One of the net/net ideas I offered up in the recent past, perhaps is having a breakout today-NVTL. With Cash/share of $1.88 and net/net of $2.10, the stock is cheap in the $1.30s. After bottoming at $1.17, running to $1.50, then backing up to $1.26-I was looking to buy either if it got back to $1.20 or "broke out" above $1.37 on volume greater than 500,000-which has happened today. I picked up some inventory below $1.40. Mgt has stated they expect the 1st Q to be stronger than the 4th Q, but in both Qs they will lose money.
In the absence of an immediate catalyst-that I have not yet identified-the stock will trade on sentiment. However, given the value of the balance sheet and the run rate of the business $350-$400 million/year, the sum of the two could easily get to $2.50 and still be cheap. Any hint that profitability is coming later in the year would get the stock into mid single digits.
To be fair to the "bullish" case vs mostly negative comments under the topic "Big Picture", QE is, by its very nature, forcing asset prices higher as all that excess liquidity has to find "homes".
It is clear to me, that the US bond market has gone up about as far as it can go-perhaps another 20-25 BPS, but that is it. So, where does that money go next? Obviously, the next biggest markets are US stocks, big international stocks (that trade on US exchanges), oil, commercial real estate, and gold. To a smaller extent, money has been flowing into residential real estate and art in recent months.
After that, the excess liquidity has to go overseas. The first big overseas "home" is Europe. That is why the Euro has stayed much higher than it would have given its problems because the FED is flooding the world with more liquidity than the ECB is. That liquidity is flowing to Europe first in their bond markets (even the troubled countries are getting US based buying, then Euro stocks. The CAC and DAX hit new highs this past week, the FTSE is not far behind.
I suspect ASIA is next as China has rallied the last week or two. However, for me, looking for the next international market that is going to be the next "momentum" trade is not my game-although Japan has gone nowhere for years, but recently their central bank's QE is even more aggressive than ours-sending their currency down and stocks to 8 month highs.
Beyond all this liquidity looking for "homes" outside the US-some of it will stay here. What is it going to buy while the "music" is still playing. Any real "news" that the US econ will ramp up GDP growth from the 1-2% range to 3%+, would vault the S&P 500 up past 1500-perhaps to new all-time highs. That is why so many of the big broker strategic analysts have such high targets for the end of 2013 because they think the 2ndH of 2013 will be much stronger than the 1stH-exciting a momentum based trade that faster GDP growth (2ndH or 2013) will continue into 2014. I give that a decent probability as well.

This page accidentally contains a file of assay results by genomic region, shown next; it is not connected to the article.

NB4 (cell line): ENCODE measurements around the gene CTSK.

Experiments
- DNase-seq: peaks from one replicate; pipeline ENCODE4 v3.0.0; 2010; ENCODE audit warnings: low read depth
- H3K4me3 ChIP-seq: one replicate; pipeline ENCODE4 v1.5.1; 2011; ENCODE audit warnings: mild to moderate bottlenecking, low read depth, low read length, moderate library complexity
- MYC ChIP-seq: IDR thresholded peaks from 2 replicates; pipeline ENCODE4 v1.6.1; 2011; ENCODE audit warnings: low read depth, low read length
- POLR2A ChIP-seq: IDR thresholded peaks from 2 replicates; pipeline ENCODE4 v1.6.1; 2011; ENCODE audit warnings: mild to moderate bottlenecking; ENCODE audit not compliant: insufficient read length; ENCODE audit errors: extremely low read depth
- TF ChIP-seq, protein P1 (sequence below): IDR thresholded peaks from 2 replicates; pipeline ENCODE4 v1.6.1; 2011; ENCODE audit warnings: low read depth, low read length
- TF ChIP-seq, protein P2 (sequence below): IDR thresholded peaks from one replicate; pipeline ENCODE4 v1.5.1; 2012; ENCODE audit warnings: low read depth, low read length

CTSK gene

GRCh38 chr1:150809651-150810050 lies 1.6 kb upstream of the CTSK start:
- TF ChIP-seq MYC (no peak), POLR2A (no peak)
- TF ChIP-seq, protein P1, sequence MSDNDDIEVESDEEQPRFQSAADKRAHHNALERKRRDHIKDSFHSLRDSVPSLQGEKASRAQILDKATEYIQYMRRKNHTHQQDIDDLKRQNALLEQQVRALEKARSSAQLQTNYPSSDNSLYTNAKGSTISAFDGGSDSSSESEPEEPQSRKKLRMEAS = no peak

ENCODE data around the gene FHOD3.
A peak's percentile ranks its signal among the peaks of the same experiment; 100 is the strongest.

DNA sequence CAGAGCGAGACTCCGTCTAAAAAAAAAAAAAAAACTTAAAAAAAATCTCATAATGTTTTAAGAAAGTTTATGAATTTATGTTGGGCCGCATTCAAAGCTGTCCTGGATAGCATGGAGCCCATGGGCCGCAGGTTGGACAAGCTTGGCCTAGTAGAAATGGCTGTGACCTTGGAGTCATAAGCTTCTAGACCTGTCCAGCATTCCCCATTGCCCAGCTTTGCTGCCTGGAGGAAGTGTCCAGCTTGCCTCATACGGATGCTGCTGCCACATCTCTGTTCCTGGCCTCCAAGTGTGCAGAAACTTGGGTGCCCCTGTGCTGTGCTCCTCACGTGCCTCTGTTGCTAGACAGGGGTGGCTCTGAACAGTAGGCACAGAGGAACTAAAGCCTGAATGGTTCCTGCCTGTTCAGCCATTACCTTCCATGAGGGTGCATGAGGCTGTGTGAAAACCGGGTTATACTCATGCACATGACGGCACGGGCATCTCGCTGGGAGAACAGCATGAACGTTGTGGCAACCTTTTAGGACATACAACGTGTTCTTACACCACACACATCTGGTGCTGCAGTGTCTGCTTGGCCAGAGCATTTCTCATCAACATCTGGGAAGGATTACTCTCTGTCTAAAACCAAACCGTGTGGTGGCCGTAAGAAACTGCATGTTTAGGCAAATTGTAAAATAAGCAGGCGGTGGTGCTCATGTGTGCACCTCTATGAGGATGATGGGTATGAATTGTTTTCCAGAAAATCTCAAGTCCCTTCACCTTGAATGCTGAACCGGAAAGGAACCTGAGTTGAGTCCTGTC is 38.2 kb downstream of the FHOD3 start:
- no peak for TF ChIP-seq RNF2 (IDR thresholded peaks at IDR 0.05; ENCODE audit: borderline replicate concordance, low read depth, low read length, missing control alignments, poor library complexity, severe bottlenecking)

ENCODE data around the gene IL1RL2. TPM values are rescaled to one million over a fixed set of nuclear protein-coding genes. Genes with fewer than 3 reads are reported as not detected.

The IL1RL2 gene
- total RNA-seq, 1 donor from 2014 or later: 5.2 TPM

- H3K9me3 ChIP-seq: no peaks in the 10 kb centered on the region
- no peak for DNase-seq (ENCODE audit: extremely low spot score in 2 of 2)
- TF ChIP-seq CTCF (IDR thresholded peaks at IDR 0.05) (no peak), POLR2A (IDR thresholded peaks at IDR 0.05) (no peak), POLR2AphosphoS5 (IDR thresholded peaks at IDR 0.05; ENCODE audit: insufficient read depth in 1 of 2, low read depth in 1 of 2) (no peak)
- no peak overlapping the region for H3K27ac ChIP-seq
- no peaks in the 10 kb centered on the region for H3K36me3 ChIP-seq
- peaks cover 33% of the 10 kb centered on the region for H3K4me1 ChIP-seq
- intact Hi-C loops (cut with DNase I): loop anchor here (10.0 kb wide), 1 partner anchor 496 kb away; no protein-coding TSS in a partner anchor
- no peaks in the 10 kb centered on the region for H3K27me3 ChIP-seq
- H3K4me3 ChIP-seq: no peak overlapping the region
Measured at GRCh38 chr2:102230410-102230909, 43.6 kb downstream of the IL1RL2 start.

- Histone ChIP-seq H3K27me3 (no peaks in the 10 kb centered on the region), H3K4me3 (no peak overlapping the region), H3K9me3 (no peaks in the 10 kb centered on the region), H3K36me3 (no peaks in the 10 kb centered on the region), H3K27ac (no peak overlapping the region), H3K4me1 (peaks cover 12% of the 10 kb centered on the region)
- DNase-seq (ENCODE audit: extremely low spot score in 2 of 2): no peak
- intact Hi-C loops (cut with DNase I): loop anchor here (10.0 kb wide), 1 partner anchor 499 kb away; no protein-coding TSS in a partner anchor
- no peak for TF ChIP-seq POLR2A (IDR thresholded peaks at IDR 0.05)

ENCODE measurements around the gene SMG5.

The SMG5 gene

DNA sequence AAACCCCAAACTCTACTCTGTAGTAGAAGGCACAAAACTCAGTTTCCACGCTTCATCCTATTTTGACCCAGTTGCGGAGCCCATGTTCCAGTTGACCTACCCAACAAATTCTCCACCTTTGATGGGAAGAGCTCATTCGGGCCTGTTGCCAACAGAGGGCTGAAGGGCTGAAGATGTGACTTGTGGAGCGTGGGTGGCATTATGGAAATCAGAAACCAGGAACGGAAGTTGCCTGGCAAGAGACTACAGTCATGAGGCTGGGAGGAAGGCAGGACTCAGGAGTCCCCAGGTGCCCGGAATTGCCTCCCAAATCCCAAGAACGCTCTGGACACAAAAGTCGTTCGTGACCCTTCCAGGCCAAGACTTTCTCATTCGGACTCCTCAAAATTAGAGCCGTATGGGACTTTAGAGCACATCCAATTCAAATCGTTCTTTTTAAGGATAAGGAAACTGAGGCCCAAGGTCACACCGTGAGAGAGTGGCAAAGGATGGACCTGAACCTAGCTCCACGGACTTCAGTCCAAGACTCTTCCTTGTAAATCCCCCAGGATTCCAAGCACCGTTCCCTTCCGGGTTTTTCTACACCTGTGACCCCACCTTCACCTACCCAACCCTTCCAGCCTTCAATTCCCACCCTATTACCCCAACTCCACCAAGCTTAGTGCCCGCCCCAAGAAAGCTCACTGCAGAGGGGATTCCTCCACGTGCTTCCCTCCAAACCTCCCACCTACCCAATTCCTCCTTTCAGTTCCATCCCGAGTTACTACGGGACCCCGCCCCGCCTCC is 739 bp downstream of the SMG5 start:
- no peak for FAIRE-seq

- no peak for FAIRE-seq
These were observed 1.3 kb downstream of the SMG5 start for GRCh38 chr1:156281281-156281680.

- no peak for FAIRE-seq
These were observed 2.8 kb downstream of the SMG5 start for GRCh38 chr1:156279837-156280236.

Still, for me, I only like to buy stuff that is "cheap" in the first place. Cheap from a:
2)from a PSR basis
3)netn/net or high cash as a % of the stock price basis
4)relative to close substitute or similar business basis
5)Liquidity discount to fair valuation because of improving fundamentals
With regard to "4", I bought alot of CCRN recently under $4-because it was 1/2 the relative value vs AHS (.25 PSR vs .5 PSR) and cheap on a PSR and historical basis . I've sold out of 2/3rds, after a 20% gain, because they have yet to complete a bank deal. Still, I'll hold the last 1/3 because ultimately CCRN will get bought out, at much higher price, by a much larger staffing firm.
The biggest market, that I am comfortable investing in that is "cheap" according to 1, 2 and 4 is nat gas. Unfortunately, for the last 8-10 months, it has not worked out because, even though nat gas bottomed at $1.90 in April and rallied to $3.93 by Nov-it did little for nat gas stocks in that time. Given the continuing over supply, it will take until the winter of 2013-2014 before nat gas gets past $6, which should drag the stocks up by then or in anticipation of that higher price.
The energy equivalent of oil to nat gas is 6/1. So with oil at $90, nat gas would have to get to $15 to make then energy equivalent equal. So nat gas above $6, still leaves alot of room for nat gas to go higher before its lower cost advantage narrows.
As always, the comments here and other posts are just one man's opinion.
Bottom line, as long as the massive QE "music", by the FED and other central banks, is playing, there is money to be made-perhaps big money. But when that music stops or the "hints" that is is going to stop occur-then raise cash. The QE induced "propped up" prosperity will implode.